D.D.3.2
14:45
Authors : M. Prunnila, D. Gunnarsson, J. Richardson-Bullock, M. J. Prest, T. E. Whall, E. H. C. Parker, L. Donetti, F. Gamiz
Affiliations : VTT Technical Research Centre of Finland; University of Warwick, UK; Universidad de Granada, Spain;

Resume : Operation of electron refrigerators and thermal detectors, such as bolometers, depends on the strength of the coupling of the electrons to the thermal bath. The coupling is, in the end, deter-mined by the thermal electron-phonon coupling (TEPC), i.e., the thermal conductance between the electron and phonon systems. TEPC depends strongly on the microscopic details of the system at hand. In semiconductors and also in graphene the coupling can be tuned, for example, by strain and by adjusting the carrier concentration. Strain-tuning of TEPC has been investigated theoretically and experimentally in many-valley systems [1,2] and applied in enhancing the performance of silicon based electron refrigerators [3]. However, the effect of strain on TEPC is orders of magnitude smaller than suggested by the theory. In this contribution, we discuss this discrepancy and other heat dissipation channels that can become dominant at very low temperatures. One possible channel is provided by the near-field electron-electron interaction between closely spaced conductors [4], which suggests that thermal management of low-temperature devices could possibly utilize near-field heat transfer even in the case of solid-solid contact. References: [1] M. Prunnila, Phys. Rev. B 75, 165322 (2007). [2] J.T. Muhonen et al. Appl. Phys. Lett. 98, 182103 (2011). [3] M.J. Prest et al., Appl. Phys. Lett. 99, 251908 (2011). [4] M. Prunnila and S. Laakso, New J. Phys, 15 033043 (2013).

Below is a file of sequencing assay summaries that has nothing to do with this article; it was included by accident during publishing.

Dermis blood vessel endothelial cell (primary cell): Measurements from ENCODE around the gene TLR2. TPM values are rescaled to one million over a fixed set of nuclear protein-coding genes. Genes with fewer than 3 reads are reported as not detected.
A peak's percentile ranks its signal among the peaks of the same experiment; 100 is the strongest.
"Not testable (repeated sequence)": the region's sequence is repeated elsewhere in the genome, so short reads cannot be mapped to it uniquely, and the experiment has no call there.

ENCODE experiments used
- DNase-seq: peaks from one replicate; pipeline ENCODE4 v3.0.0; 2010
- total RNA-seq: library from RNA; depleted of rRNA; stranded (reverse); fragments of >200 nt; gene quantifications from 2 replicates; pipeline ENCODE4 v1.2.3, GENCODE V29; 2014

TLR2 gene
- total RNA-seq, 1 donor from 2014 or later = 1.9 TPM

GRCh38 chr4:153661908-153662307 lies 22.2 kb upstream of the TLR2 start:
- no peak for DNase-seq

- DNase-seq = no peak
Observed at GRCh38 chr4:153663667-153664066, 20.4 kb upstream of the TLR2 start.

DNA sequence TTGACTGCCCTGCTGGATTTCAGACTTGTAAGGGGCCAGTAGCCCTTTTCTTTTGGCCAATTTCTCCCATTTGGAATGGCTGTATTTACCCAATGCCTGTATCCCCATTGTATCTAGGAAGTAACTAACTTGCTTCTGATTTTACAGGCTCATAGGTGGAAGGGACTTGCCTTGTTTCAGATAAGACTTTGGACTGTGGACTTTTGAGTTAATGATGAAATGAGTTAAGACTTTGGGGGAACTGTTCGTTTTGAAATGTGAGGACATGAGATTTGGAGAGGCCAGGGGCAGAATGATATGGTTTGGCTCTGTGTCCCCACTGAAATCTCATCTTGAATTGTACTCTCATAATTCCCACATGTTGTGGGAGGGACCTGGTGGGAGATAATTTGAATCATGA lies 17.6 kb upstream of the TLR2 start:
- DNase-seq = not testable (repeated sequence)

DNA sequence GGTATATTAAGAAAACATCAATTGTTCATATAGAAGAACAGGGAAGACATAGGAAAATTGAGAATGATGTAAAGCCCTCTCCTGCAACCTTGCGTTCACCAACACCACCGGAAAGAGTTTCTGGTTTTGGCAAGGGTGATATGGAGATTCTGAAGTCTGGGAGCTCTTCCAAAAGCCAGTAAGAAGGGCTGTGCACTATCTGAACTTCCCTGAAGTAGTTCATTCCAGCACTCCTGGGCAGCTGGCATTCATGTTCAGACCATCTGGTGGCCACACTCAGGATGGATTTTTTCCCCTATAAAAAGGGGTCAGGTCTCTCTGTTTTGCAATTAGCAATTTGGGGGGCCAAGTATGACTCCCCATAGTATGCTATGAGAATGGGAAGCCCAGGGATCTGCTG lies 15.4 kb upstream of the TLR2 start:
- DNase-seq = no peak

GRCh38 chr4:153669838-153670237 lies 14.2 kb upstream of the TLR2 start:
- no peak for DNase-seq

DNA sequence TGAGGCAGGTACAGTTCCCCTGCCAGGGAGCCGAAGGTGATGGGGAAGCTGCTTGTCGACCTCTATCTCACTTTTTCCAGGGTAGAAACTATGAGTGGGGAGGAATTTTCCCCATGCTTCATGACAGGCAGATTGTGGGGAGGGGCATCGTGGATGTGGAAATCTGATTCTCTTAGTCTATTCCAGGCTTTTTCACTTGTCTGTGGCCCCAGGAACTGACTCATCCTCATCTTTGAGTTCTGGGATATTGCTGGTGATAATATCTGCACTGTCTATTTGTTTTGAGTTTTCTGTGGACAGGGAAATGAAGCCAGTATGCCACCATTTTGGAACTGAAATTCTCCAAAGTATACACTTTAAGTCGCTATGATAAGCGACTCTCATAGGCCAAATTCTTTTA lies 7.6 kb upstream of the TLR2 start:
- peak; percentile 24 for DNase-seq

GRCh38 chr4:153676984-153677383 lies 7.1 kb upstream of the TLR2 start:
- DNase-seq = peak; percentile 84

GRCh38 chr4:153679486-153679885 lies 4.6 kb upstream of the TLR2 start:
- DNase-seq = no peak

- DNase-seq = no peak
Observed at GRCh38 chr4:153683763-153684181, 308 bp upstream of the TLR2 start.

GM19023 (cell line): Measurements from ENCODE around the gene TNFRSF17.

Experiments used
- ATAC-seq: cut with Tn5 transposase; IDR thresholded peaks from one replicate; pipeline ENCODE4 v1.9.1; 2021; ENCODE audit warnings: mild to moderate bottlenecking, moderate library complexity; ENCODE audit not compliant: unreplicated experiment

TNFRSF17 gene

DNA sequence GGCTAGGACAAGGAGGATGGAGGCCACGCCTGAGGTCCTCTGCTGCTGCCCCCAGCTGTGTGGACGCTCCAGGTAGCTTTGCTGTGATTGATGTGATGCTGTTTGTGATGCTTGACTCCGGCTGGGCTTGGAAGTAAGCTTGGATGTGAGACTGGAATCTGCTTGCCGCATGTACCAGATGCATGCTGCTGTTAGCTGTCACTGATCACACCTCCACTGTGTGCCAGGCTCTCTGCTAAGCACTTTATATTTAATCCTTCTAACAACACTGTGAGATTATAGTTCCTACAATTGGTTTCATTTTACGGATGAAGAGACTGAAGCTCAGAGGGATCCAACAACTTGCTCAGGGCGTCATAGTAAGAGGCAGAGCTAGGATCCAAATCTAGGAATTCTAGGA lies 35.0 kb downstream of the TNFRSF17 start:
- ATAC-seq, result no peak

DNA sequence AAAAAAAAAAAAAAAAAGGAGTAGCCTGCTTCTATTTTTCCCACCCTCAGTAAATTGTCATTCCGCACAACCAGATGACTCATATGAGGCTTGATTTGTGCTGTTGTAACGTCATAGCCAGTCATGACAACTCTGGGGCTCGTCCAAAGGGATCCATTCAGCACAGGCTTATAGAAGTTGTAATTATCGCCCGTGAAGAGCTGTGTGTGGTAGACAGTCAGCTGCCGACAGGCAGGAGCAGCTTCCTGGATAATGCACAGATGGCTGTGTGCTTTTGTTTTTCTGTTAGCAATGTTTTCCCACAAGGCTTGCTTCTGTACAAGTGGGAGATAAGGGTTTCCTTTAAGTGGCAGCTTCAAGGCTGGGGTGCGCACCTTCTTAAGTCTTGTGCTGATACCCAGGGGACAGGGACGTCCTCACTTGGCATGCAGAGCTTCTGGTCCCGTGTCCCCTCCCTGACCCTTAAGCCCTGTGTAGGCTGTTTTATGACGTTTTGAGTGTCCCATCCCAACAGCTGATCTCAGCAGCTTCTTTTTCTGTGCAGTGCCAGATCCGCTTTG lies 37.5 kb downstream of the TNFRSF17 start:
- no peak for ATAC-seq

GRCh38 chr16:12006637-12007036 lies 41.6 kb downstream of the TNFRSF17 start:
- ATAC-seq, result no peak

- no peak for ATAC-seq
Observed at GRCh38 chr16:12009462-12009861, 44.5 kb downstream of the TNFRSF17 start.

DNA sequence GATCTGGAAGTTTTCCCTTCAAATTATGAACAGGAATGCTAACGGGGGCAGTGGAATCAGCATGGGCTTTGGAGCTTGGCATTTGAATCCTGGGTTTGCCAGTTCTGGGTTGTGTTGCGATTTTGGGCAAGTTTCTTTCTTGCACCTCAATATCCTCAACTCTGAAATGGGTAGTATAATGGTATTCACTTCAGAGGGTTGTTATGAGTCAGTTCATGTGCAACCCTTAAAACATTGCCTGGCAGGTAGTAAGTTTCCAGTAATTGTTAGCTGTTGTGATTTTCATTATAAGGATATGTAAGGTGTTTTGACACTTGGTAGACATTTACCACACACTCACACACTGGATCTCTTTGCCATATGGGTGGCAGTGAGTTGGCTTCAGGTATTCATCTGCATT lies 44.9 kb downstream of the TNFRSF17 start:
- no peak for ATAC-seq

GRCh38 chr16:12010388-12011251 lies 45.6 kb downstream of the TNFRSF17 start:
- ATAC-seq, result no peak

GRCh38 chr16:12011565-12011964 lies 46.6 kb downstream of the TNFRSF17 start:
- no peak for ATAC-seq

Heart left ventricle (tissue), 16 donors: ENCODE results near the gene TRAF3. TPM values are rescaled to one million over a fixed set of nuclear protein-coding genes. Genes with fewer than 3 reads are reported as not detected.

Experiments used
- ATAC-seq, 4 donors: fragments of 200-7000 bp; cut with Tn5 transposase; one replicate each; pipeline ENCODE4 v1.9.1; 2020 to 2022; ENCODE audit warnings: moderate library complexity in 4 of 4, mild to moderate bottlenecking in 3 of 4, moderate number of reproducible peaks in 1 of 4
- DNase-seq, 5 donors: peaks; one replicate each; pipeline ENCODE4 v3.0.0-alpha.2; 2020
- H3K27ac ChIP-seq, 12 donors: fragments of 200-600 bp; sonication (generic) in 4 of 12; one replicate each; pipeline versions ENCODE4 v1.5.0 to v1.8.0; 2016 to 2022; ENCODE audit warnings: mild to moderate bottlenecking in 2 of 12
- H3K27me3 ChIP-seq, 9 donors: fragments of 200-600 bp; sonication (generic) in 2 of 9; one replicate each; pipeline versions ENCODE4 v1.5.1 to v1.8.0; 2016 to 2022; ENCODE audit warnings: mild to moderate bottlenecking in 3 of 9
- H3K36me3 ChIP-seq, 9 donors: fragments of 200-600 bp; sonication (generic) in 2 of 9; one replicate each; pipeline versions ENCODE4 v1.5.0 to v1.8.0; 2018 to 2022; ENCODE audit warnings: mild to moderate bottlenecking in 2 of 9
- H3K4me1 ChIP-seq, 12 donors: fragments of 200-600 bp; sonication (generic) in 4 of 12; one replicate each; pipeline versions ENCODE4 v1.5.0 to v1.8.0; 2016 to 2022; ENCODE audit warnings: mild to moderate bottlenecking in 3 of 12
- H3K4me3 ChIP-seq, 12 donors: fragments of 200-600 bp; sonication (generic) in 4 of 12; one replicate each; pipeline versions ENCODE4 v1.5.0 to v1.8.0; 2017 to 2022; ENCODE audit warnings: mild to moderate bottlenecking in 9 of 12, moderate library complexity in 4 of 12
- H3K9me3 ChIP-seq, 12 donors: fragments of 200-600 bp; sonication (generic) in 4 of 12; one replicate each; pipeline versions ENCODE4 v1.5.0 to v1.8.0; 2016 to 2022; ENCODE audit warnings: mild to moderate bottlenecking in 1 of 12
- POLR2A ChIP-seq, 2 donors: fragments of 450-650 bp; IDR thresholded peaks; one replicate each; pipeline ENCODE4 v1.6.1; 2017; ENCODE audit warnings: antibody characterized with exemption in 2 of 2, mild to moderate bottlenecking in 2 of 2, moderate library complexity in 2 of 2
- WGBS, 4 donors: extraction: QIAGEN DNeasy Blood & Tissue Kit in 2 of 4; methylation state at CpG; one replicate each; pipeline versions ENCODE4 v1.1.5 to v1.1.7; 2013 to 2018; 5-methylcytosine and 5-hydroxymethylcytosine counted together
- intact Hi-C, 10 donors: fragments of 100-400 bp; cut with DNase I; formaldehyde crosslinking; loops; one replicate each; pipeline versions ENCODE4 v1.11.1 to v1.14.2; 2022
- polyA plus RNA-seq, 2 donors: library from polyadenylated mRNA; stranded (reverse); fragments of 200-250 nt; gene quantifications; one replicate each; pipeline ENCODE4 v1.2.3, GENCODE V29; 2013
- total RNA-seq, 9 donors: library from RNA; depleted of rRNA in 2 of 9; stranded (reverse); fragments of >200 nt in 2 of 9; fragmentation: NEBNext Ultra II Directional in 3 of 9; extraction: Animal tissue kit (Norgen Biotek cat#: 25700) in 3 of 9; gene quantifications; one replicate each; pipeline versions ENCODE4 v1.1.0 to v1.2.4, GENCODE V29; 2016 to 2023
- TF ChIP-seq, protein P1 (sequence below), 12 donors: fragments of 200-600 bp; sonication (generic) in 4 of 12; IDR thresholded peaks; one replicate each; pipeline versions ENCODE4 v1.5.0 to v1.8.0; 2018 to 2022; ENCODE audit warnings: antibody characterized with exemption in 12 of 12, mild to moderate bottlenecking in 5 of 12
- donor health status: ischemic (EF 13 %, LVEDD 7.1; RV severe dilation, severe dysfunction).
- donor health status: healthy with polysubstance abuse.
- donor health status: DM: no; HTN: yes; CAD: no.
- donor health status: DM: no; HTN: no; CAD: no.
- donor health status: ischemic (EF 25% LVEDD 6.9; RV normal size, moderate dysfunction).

D.D.3.3
16:00
Authors : Konstantinos TERMENTZIDIS and David LACROIX
Affiliations : LEMTA, CNRS UMR-7563, University of Lorraine, Vandoeuvre les Nancy, France

Resume : The reduction of the thermal conductivity of nanostructured materials is of great interest for almost all devices and crucial for the thermoelectric efficiency. The development of new fabrication methods allows tailoring nanostructured materials and their transport properties. Bulk Bismuth Telluride is the most efficient thermoelectric material near room temperature. Bi2Te3 nanowires are of particular interest as they are inexpensive to be fabricated (electrochemical deposition) and their reduced thermal conductivity due to the lower dimension can be lowered further with structural modulation. Important parameters that can change the transport properties are the stoichiometry, the roughness of the external surfaces, the state of the interfaces in the case of core/shell type nanowires, as well as the doping. With means of molecular dynamics and using realistic potential, we predict the thermal conductivity of a series of modulated Bi2Te3 nanowires. We will prove that the roughness provides efficient scattering across a broad spectra of phonons, and can reduce the thermal conductivity close to the amorphous limit.

D.D.P.1.3
16:00
Authors : Pierre-Olivier CHAPUIS, Yunxin WANG, Nabil DJATI
Affiliations : Centre for Thermal Sciences, Lyon (CETHIL) CNRS - INSA Lyon - UCBL Campus La Doua - LyonTech 69621 Villeurbanne (Lyon), France

Resume : The Boltzmann transport equation (BTE) allows simulating heat transfer when the characteristic dimensions of the medium start to be comparable to the heat carrier mean free paths. However, the equation is not straightforward to solve and it can be useful to consider approximated equations. The ballistic-diffusive heat conduction equations (BDE) have been proposed as a tool to simulate heat transfer in subdiffusive configurations. Our aim is to investigate their advantages and drawbacks. We analyze the results of phonon simulations with the BDE in monodimensional and bidimensional geometries for grey media, where heat carriers possess a single mean free path, and non-grey media. The goal is to split the effect of confinement and dispersion. The 1D case is simple and it is verified that the results can be approximated with a simple analytical equation. The 2D case is analyzed based on the information got from the previous analyses. It is shown that care should be taken close to the boundaries. We discuss the results obtained with a heat source with size comparable with the mean free path, useful for many experiments involving thermal constrictions.